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Thursday, December 27, 2012

The Emotion Intelligence Technology Revealed

Recent research at the University of Rochester, USA, reveal about a computer program that can measure human feeling through sound. The technology is called emotional intelligence technology is capable of reading a person's heart condition with greater accuracy. It would be great if smartphones could sense moods – especially when they've dropped a call three times in five minutes.

As quoted by Eurekalert, the research described by the team on December 5 at the IEEE Workshop on Spoken Language Technology, Miami, Florida, the app analyzes twelve features of speech such as pitch and volume and uses this to identify one of six emotional states.

Though there are other emotion evaluating systems, the University of Rochester approach is surprisingly simple. Instead of studying a speaker’s gestures and expression or trying to figure out the meaning of words or the structure of conversation, the Rochester system deals strictly with the inherent voice cues that people use to pick up on emotion. It’s a bit like how you can figure out the mood of someone on the phone from Kenya even though you don’t speak a word of Swahili.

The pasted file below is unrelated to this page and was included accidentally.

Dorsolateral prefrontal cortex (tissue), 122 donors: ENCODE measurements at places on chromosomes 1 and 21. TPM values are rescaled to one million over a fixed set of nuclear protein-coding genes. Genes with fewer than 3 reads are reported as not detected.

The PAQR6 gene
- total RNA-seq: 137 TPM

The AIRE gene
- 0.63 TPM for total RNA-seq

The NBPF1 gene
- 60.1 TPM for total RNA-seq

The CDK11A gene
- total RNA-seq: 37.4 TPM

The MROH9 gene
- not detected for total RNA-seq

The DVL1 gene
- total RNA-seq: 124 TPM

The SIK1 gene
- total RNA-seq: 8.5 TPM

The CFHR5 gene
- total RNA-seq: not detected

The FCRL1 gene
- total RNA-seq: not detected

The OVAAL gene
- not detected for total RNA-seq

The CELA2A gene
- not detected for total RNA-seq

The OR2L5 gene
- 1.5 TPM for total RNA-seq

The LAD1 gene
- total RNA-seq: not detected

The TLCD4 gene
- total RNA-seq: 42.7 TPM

The team has built a prototype app from the system that displays a happy or sad face depending on the speaker’s mood. "The research is still in its early days," said Heinzelman, "but it is easy to envision a more complex app that could use this technology for everything from adjusting the colors displayed on your mobile to playing music fitting to how you're feeling after recording your voice." 
The MATLAB GUI prototype. (Picture from: http://www.gizmag.com/)
This technology can know the feelings users, without the need analysis through speech or words users. "We actually use the footage of the actor who reads the date of the month.'s Really not relevant to what they say but how they say that we are interested," said Wendi Heinzelman, professor of computer and electrical engineering.

Then Heinzelman further explained that the program analyzes the 12 features of the human voice, such as pitch and volume. Analysis is required to identify one of six emotions in sound recordings. This study achieved an accuracy of 81 percent compared with the previous studies which only reached 55 percent.

This research is used to develop a prototype of an application. This application displays both happy and sad faces after record and analyze the user's voice. *** [GIZMAG | EKA | FROM VARIOUS SOURCES | RIF | PIKIRAN RAKYAT 20122012]
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